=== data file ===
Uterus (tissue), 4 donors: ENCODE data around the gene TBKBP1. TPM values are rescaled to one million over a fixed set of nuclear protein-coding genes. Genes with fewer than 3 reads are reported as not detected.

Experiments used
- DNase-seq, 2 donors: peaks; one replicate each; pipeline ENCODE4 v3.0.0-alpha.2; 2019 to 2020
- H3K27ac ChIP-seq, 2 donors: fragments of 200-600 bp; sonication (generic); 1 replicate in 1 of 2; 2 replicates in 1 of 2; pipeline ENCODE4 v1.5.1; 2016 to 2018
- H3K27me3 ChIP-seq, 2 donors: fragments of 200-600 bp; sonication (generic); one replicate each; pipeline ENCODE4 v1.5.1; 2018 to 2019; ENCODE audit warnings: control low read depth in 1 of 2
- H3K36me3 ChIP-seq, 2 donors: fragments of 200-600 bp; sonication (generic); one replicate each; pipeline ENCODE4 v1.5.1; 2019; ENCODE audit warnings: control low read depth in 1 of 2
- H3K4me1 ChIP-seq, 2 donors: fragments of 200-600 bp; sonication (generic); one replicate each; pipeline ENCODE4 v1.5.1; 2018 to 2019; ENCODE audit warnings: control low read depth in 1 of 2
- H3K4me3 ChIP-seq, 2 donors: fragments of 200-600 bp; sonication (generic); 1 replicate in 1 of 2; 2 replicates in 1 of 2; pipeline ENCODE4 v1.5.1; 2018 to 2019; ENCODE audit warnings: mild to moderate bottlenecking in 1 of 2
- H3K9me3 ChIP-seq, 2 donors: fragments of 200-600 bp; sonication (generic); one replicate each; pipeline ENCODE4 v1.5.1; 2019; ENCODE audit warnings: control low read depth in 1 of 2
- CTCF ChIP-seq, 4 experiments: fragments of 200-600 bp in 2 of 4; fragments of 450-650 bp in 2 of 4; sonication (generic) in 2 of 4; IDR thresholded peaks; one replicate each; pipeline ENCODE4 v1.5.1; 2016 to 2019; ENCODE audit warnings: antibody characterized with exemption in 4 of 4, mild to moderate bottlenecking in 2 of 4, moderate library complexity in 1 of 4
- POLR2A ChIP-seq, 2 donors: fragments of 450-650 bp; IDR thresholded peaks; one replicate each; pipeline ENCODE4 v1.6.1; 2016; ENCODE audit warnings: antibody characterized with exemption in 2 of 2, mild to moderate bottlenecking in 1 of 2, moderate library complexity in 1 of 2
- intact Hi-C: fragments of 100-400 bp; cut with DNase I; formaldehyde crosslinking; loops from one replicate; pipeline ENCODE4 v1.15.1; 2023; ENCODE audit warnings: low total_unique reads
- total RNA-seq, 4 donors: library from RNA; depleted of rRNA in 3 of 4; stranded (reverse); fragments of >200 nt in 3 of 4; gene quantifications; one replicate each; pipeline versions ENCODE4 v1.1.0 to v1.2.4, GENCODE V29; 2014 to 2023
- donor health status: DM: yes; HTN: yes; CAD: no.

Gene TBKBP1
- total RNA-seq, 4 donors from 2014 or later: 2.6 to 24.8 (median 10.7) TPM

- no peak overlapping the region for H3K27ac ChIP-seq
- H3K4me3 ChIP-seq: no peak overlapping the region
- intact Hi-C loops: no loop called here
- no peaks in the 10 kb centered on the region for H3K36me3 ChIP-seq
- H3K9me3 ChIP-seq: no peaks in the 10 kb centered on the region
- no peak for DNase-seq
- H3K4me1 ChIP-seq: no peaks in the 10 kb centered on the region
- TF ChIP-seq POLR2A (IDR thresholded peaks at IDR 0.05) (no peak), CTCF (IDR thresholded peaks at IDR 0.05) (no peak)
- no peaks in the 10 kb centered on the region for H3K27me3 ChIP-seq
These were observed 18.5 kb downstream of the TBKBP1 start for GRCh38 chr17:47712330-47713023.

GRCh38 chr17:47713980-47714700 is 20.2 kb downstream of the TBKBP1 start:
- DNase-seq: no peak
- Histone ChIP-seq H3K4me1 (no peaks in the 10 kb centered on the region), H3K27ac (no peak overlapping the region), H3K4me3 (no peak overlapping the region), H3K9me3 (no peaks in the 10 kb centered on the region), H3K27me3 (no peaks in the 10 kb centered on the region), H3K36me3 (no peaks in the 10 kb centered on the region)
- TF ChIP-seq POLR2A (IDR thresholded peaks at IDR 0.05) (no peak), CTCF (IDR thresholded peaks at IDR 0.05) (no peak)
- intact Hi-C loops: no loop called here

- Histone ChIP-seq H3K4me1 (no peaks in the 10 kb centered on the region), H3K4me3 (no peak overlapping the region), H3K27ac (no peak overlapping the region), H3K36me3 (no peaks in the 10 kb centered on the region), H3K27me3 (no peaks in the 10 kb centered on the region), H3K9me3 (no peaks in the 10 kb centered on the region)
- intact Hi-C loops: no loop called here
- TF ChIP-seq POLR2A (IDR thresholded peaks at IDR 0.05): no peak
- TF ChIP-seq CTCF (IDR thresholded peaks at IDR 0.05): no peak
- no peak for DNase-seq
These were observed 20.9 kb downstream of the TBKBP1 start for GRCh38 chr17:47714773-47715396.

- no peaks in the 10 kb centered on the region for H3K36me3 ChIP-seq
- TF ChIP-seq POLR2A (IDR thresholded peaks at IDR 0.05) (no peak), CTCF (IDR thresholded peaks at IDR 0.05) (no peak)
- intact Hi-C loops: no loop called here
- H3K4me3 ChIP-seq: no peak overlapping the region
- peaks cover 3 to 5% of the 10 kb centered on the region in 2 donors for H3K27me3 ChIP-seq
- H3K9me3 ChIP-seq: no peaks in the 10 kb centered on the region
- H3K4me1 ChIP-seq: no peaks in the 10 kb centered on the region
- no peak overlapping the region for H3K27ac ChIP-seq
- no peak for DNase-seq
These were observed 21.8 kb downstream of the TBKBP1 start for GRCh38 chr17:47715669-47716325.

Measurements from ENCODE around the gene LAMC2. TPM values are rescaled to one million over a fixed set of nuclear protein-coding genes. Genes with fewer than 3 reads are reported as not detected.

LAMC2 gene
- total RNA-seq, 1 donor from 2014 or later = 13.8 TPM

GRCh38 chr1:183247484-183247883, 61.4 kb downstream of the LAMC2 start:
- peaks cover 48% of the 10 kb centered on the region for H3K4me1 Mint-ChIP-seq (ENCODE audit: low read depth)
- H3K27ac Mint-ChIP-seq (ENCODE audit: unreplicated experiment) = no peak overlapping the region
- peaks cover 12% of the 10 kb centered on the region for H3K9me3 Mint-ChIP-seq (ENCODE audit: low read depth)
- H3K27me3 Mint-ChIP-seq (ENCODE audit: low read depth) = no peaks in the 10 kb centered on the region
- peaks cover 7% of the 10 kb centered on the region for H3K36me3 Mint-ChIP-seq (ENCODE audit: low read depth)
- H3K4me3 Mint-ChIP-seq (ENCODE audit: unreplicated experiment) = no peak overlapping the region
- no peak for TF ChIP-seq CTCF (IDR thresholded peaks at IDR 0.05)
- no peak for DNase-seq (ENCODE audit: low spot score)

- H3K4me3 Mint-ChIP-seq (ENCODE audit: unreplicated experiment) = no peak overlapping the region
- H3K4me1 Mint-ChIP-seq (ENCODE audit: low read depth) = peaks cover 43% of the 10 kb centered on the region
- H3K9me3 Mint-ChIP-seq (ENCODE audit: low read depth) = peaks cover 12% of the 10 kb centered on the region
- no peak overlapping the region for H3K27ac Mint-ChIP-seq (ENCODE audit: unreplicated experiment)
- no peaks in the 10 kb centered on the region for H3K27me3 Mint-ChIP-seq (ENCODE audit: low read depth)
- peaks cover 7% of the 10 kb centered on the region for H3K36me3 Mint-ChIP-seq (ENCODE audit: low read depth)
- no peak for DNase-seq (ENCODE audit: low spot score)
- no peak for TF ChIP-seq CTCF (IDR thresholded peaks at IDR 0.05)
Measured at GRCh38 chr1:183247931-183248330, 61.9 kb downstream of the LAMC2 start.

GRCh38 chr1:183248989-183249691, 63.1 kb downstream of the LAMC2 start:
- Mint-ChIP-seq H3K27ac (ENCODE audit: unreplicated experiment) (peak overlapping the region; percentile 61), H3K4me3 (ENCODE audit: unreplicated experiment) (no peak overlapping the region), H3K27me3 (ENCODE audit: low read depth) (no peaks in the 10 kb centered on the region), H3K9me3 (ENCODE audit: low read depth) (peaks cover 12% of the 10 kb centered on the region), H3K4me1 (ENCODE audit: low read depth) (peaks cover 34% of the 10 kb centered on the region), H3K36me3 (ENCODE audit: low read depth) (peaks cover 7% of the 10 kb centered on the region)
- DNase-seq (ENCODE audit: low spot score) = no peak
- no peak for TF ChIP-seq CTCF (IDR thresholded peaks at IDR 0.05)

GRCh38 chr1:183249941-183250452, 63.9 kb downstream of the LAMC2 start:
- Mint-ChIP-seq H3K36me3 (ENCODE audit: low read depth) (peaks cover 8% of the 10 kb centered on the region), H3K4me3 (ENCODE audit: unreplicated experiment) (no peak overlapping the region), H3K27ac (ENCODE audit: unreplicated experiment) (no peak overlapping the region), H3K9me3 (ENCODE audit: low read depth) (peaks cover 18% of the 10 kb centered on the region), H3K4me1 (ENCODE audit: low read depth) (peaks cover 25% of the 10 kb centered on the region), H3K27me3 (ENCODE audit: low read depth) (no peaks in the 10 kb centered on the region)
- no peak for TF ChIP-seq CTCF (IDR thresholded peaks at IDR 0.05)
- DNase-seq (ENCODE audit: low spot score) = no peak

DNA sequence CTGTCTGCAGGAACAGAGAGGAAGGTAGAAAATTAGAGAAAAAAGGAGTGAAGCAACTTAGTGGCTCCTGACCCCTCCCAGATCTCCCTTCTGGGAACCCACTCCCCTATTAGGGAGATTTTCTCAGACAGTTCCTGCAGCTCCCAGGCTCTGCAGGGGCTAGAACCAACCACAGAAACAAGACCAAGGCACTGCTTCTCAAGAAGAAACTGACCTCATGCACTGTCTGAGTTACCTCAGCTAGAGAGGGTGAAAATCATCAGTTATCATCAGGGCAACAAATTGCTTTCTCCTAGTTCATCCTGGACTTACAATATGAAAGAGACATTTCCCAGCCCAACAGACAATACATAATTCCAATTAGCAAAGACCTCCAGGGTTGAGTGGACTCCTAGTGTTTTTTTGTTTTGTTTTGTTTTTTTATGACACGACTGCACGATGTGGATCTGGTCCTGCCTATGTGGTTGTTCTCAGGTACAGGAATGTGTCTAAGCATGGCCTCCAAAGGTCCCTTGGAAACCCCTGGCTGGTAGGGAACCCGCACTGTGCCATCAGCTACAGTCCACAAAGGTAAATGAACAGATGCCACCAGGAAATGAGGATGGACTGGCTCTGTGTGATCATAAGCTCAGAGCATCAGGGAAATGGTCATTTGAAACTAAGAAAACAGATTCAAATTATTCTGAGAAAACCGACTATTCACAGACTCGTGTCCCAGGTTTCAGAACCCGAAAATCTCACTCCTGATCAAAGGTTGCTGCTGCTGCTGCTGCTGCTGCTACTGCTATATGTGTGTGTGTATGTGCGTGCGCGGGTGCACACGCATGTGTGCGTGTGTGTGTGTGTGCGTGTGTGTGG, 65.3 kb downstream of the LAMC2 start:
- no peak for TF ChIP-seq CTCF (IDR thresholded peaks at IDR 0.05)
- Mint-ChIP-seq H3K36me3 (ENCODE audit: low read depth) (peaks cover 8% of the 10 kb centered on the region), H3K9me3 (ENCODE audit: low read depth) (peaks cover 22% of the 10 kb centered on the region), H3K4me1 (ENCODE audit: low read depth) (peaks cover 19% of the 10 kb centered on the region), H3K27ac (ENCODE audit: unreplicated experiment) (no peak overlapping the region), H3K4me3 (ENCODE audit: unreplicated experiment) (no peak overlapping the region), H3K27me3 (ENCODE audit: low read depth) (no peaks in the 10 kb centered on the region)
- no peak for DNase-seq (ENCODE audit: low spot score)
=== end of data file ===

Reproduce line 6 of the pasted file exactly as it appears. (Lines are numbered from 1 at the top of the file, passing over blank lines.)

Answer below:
- H3K36me3 ChIP-seq, 2 donors: fragments of 200-600 bp; sonication (generic); one replicate each; pipeline ENCODE4 v1.5.1; 2019; ENCODE audit warnings: control low read depth in 1 of 2